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5 Things Not to do During a Fire Emergency

By Jackie Berens

5 Things Not to do During a Fire Emergency

Stop, drop, and roll, that’s all we need to know about fires right? Not exactly… While that advice is extremely important when you catch on fire, during a fire you need to know exactly what to do, and what not to do. Here are a few tips!

One of the biggest mistakes people make in structural fires is opening various doors without checking for an alternate escape route.

While yes, fleeing the scene is an important instinct during a fire, sometimes opening a door can cause more damage than good.  Fires require oxygen to spread. When you open a door (especially one that is warm) the fire receives that oxygen, therefore exposing you to dangerous heat levels and toxic carbon monoxide gas. 

Before you open a door to exit, check for alternate routes where flames have not spread. If you are on the first level of the building, a window can also act as a great exit plan. 

What if the fire started or spread in the room you’re in?

If the fire is in the room you’re in, and you need to open a door to exit the danger, please do! However, be sure you close the door behind you to ensure you give a barrier to the fire. Opening the door will invite the fire to spread and potentially follow you out. In an effort to contain the fire, close the door behind you! 

While the elevator may seem like the quickest way out, if there’s a fire it could put you in real danger! 

If there’s a fire in your building, avoid the elevators at all costs. The stairs are the safest, best option during a fire. During a fire, elevators can malfunction, disable, or experience various electrical issues. When you are in a high-rise or larger building locate the emergency exits and stairwells to ensure you remain safe. 

Fire extinguishers are great, but you need to know how to use them!

Fire extinguishers can save you during a fire. With fire extinguishers, it is important to understand how to use them. The most common mistake with fire extinguishers is that you aim too high on top of the flames. In order to be most effective, the fire extinguisher needs to be pointed at the base.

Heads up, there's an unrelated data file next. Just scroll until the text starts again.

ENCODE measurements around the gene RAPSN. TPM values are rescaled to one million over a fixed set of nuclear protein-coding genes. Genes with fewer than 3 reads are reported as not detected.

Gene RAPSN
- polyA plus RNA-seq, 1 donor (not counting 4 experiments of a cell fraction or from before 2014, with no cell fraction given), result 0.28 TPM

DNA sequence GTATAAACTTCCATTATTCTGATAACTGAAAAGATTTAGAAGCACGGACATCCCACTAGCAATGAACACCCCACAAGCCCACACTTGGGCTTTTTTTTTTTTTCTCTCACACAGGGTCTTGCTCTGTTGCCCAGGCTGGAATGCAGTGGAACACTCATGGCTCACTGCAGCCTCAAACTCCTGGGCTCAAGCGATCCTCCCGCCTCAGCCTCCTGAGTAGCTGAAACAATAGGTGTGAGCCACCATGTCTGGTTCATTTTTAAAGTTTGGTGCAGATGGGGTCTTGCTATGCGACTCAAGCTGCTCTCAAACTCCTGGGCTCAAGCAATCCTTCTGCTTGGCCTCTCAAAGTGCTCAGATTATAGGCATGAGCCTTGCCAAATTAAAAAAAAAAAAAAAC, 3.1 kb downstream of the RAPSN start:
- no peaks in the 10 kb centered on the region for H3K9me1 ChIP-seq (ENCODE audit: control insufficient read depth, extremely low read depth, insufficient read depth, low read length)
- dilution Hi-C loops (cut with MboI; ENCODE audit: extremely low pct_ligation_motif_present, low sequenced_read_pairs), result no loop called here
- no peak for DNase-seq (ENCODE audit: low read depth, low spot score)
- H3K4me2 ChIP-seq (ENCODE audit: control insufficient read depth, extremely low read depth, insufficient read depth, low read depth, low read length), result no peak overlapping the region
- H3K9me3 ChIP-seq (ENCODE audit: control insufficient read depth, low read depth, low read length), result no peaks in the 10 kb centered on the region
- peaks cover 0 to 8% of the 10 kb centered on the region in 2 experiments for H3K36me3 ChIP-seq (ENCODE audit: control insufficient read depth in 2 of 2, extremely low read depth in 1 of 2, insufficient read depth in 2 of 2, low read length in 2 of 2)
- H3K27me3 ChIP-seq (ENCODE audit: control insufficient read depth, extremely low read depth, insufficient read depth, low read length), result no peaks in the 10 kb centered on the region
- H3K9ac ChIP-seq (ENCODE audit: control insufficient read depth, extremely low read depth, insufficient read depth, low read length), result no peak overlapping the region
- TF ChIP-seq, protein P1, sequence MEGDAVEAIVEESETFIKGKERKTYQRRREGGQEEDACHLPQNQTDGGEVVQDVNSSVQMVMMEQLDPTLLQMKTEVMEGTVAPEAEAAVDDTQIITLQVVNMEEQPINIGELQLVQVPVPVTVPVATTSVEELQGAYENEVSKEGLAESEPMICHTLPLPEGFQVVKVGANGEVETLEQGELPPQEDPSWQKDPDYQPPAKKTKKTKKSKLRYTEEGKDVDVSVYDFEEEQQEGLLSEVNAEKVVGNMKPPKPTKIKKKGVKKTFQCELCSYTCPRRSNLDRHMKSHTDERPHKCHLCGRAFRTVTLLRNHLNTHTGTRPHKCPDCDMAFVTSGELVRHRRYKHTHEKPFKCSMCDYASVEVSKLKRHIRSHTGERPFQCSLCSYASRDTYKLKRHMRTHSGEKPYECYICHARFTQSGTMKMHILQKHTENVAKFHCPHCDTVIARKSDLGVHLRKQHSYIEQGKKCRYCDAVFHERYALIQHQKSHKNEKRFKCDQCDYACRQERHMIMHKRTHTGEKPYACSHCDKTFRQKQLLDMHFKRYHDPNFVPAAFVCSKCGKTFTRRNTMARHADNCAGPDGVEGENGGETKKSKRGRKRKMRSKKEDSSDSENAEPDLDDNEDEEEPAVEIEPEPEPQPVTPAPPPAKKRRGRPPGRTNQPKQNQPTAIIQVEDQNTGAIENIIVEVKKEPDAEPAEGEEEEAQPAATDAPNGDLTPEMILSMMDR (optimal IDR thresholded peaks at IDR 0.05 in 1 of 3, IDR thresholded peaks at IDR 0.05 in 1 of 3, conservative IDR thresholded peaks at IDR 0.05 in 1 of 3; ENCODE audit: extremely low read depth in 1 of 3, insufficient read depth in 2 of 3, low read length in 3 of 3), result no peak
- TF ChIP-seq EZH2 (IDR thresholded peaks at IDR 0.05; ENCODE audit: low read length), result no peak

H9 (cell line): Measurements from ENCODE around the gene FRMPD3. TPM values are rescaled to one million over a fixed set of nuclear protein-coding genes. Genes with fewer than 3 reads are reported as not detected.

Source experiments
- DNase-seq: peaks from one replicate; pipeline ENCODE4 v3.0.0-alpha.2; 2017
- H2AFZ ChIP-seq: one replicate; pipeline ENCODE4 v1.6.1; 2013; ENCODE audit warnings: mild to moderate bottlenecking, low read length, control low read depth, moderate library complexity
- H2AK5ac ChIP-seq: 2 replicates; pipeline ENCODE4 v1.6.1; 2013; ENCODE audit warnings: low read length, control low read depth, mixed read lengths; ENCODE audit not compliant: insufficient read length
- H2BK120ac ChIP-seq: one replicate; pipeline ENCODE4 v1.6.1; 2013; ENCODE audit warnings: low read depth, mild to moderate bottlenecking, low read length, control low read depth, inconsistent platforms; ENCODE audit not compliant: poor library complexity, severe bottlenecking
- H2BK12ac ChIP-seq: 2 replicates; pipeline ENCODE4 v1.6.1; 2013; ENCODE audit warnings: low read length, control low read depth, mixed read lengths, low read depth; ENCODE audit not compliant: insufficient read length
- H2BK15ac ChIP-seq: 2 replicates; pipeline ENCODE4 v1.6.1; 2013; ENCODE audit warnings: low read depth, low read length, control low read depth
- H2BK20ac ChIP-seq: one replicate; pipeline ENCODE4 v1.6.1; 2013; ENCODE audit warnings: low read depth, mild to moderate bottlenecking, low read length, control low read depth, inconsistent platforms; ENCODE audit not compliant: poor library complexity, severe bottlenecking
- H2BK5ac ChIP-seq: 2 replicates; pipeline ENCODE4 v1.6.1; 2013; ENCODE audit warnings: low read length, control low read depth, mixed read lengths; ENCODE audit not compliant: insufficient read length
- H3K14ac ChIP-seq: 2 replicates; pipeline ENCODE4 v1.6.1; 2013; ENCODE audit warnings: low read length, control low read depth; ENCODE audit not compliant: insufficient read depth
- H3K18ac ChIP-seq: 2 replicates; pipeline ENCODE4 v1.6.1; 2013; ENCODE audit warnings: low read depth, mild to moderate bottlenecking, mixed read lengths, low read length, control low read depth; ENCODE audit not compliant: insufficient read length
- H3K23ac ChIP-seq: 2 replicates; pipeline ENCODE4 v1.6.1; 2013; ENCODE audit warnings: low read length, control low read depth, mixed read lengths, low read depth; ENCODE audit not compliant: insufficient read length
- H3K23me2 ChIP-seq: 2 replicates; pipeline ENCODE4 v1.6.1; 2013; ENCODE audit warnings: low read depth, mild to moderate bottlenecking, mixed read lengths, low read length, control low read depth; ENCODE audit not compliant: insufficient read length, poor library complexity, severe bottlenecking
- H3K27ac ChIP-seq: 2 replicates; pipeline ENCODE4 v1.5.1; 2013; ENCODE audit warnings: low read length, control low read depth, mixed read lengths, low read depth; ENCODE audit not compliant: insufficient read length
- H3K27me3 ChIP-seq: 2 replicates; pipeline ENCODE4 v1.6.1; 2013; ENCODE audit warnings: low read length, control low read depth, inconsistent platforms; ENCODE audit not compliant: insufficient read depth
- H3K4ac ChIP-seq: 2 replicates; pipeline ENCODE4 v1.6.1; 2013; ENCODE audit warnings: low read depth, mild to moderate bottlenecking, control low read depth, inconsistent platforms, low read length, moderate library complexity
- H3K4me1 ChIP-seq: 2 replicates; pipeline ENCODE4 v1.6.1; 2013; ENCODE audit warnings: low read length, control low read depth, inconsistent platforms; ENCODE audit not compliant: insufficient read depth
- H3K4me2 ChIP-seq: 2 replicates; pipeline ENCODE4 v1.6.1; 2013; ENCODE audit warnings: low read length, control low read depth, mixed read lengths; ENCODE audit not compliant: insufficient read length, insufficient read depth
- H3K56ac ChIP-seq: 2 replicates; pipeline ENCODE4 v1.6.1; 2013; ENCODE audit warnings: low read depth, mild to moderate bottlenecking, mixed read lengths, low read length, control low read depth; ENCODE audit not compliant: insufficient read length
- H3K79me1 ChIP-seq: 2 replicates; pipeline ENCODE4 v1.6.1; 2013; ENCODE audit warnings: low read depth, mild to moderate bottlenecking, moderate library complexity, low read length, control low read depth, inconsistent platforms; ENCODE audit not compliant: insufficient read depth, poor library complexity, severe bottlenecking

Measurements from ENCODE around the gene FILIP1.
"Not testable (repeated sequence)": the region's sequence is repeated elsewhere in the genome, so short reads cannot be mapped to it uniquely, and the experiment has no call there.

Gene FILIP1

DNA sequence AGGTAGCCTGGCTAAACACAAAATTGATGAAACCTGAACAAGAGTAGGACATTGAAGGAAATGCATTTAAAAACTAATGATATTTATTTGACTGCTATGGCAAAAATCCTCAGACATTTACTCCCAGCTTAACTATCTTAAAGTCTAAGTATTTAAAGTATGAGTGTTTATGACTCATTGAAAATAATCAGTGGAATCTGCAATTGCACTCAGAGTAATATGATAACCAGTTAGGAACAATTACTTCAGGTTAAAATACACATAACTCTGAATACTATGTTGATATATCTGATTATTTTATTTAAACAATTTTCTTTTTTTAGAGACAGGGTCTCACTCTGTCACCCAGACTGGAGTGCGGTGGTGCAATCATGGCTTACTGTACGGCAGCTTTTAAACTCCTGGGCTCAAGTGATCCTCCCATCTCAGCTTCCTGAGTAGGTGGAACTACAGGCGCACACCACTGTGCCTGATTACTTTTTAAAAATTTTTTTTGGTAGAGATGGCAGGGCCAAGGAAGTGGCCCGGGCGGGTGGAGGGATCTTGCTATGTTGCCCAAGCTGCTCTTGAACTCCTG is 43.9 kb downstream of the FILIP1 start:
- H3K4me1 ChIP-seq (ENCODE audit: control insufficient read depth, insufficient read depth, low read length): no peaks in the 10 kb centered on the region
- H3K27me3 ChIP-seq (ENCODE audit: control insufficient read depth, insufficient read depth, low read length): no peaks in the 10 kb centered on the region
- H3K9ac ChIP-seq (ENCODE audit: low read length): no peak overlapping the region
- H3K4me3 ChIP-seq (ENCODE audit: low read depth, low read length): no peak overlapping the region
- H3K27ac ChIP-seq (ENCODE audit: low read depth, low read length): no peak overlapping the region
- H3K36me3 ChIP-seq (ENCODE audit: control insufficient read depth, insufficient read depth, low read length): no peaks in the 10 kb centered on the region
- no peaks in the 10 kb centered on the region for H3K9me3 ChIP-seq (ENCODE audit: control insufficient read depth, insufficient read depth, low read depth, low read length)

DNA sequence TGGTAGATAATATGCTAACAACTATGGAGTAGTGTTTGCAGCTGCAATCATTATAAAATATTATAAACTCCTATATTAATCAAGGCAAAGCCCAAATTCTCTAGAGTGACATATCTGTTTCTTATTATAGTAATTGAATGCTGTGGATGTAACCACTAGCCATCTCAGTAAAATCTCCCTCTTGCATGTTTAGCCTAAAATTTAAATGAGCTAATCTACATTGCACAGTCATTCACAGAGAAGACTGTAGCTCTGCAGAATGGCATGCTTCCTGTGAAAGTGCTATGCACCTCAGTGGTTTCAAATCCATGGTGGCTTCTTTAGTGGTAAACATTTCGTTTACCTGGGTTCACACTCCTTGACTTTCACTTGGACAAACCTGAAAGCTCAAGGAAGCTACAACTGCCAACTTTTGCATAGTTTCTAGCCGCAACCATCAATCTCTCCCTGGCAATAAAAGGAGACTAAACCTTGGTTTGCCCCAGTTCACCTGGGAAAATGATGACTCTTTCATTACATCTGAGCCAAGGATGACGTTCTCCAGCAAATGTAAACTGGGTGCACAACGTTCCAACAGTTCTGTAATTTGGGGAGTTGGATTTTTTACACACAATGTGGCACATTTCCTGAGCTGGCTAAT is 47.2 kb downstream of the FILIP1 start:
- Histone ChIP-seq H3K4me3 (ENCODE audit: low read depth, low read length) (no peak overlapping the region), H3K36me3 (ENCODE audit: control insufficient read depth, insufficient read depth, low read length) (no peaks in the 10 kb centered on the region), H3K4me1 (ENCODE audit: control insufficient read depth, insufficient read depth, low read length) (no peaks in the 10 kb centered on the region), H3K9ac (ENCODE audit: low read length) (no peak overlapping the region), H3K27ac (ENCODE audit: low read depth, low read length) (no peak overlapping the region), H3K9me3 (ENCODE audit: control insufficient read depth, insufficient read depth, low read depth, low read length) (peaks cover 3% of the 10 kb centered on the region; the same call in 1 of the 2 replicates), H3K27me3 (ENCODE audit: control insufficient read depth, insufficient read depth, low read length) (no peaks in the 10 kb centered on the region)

When using a fire extinguisher, pull the pin, aim at the base of the flames, squeeze the trigger, and sweep from side to side. As a business owner, it’s important to check fire extinguishers for expiration. Fire extinguishers should be replaced every few years. 

Don’t break the windows

Fire-related deaths are typically caused by smoke inhalation rather than the heat of the fire itself. With that being said, breaking windows during a fire allows the fire to gain more access to oxygen, helping the fire grow, and decreasing your ability to escape. When you keep the windows closed you are starving the fire. 

Do not return to the building for your belongings. 

As you’re told when you’re in elementary school, leave all your belongings and allow the first responders to fight the fire. You might think you have time to grab a few things, but fire can move quicker than you expect. 

It’s important to understand what you need to do, and not do in case of a fire. We understand it can be challenging to not panic when a fire occurs. The best thing you can do is leave it in a safe way, and allow the first responders to take care of it.

top 5 causes of commercial fires

By Jackie Berens

Top 5 Causes of Commercial Fires

We didn’t start the fire🎶